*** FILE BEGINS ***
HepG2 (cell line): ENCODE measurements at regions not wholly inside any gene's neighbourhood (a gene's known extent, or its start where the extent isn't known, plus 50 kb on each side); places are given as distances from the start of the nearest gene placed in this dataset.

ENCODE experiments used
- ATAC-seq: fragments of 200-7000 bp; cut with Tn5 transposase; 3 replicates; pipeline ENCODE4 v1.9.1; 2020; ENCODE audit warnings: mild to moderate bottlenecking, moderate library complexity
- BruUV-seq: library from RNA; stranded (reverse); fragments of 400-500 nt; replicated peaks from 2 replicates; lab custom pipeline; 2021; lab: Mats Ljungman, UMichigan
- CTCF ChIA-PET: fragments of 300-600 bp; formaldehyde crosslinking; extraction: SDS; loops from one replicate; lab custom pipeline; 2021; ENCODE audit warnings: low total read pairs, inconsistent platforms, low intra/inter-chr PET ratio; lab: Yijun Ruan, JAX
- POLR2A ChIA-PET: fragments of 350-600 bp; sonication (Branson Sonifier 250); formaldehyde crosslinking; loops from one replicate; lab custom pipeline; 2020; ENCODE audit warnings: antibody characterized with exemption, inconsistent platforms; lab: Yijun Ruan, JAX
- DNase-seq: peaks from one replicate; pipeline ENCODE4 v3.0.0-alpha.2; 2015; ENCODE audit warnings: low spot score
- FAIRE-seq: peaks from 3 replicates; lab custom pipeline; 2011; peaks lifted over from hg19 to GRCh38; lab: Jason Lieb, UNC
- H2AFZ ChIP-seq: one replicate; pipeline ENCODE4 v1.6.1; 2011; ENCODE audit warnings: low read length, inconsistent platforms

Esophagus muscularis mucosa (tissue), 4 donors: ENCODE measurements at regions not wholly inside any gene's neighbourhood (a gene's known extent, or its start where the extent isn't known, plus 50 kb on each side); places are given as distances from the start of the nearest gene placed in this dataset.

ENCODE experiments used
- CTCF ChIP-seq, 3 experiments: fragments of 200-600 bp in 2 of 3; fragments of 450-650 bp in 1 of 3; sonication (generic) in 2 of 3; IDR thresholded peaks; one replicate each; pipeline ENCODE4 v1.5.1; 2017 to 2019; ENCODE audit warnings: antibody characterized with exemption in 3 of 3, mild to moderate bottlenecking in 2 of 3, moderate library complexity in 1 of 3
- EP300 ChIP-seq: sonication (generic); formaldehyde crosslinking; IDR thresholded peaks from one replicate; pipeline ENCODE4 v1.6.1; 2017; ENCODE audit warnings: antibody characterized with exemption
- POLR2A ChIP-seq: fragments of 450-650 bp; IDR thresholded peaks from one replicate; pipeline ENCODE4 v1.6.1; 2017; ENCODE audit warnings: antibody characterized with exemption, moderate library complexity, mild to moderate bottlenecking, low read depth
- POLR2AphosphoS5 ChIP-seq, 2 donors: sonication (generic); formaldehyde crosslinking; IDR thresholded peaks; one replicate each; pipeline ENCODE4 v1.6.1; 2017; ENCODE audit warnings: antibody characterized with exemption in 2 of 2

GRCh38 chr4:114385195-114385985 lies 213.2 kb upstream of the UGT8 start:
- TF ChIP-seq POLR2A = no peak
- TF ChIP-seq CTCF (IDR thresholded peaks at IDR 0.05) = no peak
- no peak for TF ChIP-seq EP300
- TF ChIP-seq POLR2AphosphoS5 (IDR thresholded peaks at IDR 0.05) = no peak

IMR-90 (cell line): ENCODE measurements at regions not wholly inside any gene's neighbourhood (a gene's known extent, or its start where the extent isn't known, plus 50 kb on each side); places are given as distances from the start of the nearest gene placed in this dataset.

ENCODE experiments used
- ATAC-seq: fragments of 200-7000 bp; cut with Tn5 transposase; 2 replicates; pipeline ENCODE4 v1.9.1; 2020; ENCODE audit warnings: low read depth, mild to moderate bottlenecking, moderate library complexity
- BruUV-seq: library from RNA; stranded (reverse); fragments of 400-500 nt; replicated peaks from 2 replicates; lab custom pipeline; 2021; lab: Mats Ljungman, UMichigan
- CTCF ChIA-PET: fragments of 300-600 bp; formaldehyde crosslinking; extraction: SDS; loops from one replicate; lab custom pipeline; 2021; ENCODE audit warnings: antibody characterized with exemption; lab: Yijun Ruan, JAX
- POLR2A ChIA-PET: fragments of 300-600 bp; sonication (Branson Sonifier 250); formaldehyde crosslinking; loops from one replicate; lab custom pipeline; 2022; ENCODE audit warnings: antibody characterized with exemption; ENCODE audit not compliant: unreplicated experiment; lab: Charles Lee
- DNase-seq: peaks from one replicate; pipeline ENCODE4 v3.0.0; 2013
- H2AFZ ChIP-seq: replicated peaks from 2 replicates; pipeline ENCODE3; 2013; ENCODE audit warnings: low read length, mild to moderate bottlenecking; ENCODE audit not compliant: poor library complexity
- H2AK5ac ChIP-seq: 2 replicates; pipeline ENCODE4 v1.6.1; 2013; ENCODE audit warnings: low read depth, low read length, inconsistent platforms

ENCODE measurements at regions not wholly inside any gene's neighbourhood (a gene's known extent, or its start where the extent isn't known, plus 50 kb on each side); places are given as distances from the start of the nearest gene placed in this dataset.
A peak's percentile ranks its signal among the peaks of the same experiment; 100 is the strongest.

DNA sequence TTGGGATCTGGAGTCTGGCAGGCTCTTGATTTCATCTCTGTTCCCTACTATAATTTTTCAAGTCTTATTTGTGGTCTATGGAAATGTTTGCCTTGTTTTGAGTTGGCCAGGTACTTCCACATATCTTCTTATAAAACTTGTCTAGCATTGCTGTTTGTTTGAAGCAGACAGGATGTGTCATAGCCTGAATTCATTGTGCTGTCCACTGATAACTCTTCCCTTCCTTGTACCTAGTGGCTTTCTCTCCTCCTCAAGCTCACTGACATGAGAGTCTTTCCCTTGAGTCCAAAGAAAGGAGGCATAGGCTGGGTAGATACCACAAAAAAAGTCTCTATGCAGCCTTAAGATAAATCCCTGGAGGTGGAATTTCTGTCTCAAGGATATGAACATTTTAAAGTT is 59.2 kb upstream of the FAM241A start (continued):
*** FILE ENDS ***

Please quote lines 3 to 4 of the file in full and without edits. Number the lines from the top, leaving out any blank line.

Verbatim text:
- ATAC-seq: fragments of 200-7000 bp; cut with Tn5 transposase; 3 replicates; pipeline ENCODE4 v1.9.1; 2020; ENCODE audit warnings: mild to moderate bottlenecking, moderate library complexity
- BruUV-seq: library from RNA; stranded (reverse); fragments of 400-500 nt; replicated peaks from 2 replicates; lab custom pipeline; 2021; lab: Mats Ljungman, UMichigan